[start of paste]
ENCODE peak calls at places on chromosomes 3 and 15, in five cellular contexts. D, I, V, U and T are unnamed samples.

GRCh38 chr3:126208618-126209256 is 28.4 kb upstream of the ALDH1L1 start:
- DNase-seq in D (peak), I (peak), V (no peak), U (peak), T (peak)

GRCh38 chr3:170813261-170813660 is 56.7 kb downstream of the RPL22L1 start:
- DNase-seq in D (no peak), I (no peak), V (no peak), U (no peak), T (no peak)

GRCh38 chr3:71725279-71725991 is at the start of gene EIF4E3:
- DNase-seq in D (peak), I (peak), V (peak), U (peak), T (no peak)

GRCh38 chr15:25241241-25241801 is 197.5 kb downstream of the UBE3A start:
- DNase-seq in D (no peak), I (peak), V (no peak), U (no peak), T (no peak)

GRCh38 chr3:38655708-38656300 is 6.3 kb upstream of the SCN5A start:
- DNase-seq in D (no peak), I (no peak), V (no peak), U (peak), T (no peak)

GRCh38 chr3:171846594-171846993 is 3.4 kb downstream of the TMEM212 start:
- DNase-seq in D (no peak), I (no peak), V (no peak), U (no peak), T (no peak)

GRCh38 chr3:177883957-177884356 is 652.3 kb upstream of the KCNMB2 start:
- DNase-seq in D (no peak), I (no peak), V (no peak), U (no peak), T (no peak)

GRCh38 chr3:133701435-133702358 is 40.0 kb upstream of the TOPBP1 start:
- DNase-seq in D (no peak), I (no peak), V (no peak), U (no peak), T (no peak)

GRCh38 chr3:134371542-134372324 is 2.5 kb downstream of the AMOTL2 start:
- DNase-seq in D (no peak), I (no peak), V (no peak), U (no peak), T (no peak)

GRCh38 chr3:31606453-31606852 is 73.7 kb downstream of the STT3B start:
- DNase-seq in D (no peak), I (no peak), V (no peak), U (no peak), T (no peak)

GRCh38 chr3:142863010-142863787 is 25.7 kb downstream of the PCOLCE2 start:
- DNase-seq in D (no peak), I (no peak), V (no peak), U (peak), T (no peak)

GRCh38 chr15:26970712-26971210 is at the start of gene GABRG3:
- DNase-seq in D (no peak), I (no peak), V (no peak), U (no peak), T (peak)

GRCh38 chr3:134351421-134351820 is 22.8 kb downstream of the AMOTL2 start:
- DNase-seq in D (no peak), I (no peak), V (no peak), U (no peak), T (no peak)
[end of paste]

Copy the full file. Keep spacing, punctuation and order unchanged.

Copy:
ENCODE peak calls at places on chromosomes 3 and 15, in five cellular contexts. D, I, V, U and T are unnamed samples.

GRCh38 chr3:126208618-126209256 is 28.4 kb upstream of the ALDH1L1 start:
- DNase-seq in D (peak), I (peak), V (no peak), U (peak), T (peak)

GRCh38 chr3:170813261-170813660 is 56.7 kb downstream of the RPL22L1 start:
- DNase-seq in D (no peak), I (no peak), V (no peak), U (no peak), T (no peak)

GRCh38 chr3:71725279-71725991 is at the start of gene EIF4E3:
- DNase-seq in D (peak), I (peak), V (peak), U (peak), T (no peak)

GRCh38 chr15:25241241-25241801 is 197.5 kb downstream of the UBE3A start:
- DNase-seq in D (no peak), I (peak), V (no peak), U (no peak), T (no peak)

GRCh38 chr3:38655708-38656300 is 6.3 kb upstream of the SCN5A start:
- DNase-seq in D (no peak), I (no peak), V (no peak), U (peak), T (no peak)

GRCh38 chr3:171846594-171846993 is 3.4 kb downstream of the TMEM212 start:
- DNase-seq in D (no peak), I (no peak), V (no peak), U (no peak), T (no peak)

GRCh38 chr3:177883957-177884356 is 652.3 kb upstream of the KCNMB2 start:
- DNase-seq in D (no peak), I (no peak), V (no peak), U (no peak), T (no peak)

GRCh38 chr3:133701435-133702358 is 40.0 kb upstream of the TOPBP1 start:
- DNase-seq in D (no peak), I (no peak), V (no peak), U (no peak), T (no peak)

GRCh38 chr3:134371542-134372324 is 2.5 kb downstream of the AMOTL2 start:
- DNase-seq in D (no peak), I (no peak), V (no peak), U (no peak), T (no peak)

GRCh38 chr3:31606453-31606852 is 73.7 kb downstream of the STT3B start:
- DNase-seq in D (no peak), I (no peak), V (no peak), U (no peak), T (no peak)

GRCh38 chr3:142863010-142863787 is 25.7 kb downstream of the PCOLCE2 start:
- DNase-seq in D (no peak), I (no peak), V (no peak), U (peak), T (no peak)

GRCh38 chr15:26970712-26971210 is at the start of gene GABRG3:
- DNase-seq in D (no peak), I (no peak), V (no peak), U (no peak), T (peak)

GRCh38 chr3:134351421-134351820 is 22.8 kb downstream of the AMOTL2 start:
- DNase-seq in D (no peak), I (no peak), V (no peak), U (no peak), T (no peak)